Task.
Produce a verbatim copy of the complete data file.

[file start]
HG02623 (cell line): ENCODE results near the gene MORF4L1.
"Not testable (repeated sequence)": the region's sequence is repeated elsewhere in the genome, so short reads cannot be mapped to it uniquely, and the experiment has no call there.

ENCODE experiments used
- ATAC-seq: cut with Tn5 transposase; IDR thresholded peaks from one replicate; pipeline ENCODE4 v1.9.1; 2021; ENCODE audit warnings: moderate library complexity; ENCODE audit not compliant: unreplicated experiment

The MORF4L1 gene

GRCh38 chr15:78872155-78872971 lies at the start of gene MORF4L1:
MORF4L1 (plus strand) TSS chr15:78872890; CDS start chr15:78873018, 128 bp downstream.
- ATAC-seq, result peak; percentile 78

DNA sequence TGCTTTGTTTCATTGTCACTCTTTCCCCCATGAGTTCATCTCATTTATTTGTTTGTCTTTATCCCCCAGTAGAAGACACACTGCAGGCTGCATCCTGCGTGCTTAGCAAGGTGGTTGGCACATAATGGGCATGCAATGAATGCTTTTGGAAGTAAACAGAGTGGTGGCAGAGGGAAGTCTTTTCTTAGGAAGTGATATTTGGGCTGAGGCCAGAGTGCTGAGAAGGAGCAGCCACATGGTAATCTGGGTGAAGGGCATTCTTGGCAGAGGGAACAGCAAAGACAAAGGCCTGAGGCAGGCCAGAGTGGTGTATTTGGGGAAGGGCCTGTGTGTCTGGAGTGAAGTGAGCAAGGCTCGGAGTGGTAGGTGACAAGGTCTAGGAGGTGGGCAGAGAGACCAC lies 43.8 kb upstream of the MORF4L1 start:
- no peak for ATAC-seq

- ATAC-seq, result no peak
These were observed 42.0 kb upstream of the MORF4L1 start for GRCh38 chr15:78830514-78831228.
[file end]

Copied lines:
HG02623 (cell line): ENCODE results near the gene MORF4L1.
"Not testable (repeated sequence)": the region's sequence is repeated elsewhere in the genome, so short reads cannot be mapped to it uniquely, and the experiment has no call there.

ENCODE experiments used
- ATAC-seq: cut with Tn5 transposase; IDR thresholded peaks from one replicate; pipeline ENCODE4 v1.9.1; 2021; ENCODE audit warnings: moderate library complexity; ENCODE audit not compliant: unreplicated experiment

The MORF4L1 gene

GRCh38 chr15:78872155-78872971 lies at the start of gene MORF4L1:
MORF4L1 (plus strand) TSS chr15:78872890; CDS start chr15:78873018, 128 bp downstream.
- ATAC-seq, result peak; percentile 78

DNA sequence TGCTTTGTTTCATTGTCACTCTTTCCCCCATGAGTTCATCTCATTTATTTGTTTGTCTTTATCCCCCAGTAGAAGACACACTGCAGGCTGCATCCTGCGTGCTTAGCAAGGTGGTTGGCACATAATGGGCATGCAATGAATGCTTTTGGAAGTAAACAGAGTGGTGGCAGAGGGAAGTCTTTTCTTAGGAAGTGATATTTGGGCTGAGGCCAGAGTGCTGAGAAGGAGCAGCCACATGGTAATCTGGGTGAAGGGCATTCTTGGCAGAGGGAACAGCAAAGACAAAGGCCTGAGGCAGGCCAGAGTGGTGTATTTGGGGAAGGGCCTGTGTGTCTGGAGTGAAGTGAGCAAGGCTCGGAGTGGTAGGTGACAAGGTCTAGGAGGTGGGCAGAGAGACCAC lies 43.8 kb upstream of the MORF4L1 start:
- no peak for ATAC-seq

- ATAC-seq, result no peak
These were observed 42.0 kb upstream of the MORF4L1 start for GRCh38 chr15:78830514-78831228.